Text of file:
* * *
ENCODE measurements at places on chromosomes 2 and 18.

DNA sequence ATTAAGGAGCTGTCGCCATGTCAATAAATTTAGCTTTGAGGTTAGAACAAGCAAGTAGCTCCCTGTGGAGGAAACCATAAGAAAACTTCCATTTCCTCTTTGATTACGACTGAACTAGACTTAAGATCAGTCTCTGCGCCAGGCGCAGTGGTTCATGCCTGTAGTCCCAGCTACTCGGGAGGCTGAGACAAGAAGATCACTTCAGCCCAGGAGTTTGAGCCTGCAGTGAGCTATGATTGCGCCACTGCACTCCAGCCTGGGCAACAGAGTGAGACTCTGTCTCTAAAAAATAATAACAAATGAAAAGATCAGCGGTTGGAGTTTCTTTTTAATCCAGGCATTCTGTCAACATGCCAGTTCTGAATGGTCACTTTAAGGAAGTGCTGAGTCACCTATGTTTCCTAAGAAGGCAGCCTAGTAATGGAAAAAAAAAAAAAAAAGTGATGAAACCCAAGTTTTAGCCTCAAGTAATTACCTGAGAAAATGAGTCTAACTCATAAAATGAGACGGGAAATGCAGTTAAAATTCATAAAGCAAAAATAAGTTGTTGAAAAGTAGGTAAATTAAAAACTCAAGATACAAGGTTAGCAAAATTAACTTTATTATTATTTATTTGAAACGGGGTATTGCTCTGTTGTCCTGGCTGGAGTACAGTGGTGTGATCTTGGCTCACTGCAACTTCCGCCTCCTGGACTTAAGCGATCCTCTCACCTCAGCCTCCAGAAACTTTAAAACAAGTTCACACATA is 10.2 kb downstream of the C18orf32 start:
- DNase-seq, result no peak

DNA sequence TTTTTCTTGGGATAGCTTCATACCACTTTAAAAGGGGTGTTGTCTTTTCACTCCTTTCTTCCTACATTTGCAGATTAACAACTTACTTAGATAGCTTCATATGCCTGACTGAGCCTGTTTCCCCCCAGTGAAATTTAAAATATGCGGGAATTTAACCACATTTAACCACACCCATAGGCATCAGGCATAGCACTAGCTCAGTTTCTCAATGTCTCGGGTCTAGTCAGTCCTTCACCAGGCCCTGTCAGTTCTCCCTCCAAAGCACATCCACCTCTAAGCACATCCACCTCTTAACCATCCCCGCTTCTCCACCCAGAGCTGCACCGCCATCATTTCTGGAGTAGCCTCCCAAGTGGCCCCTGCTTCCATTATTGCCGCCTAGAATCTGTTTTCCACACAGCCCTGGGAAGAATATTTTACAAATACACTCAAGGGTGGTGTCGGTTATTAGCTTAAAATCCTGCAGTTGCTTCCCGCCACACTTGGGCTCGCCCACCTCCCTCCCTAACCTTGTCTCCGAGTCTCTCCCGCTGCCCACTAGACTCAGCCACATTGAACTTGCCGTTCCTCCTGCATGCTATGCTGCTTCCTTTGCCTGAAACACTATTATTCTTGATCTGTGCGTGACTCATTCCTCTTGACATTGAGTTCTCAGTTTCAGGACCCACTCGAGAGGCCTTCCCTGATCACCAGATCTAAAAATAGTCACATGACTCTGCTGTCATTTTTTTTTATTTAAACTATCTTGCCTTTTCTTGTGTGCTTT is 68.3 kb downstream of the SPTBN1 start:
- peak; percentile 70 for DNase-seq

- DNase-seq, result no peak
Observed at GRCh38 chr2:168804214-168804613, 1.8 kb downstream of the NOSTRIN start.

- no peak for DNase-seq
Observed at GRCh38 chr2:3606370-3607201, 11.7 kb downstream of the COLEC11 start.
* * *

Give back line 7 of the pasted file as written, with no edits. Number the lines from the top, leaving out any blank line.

Observed at GRCh38 chr2:168804214-168804613, 1.8 kb downstream of the NOSTRIN start.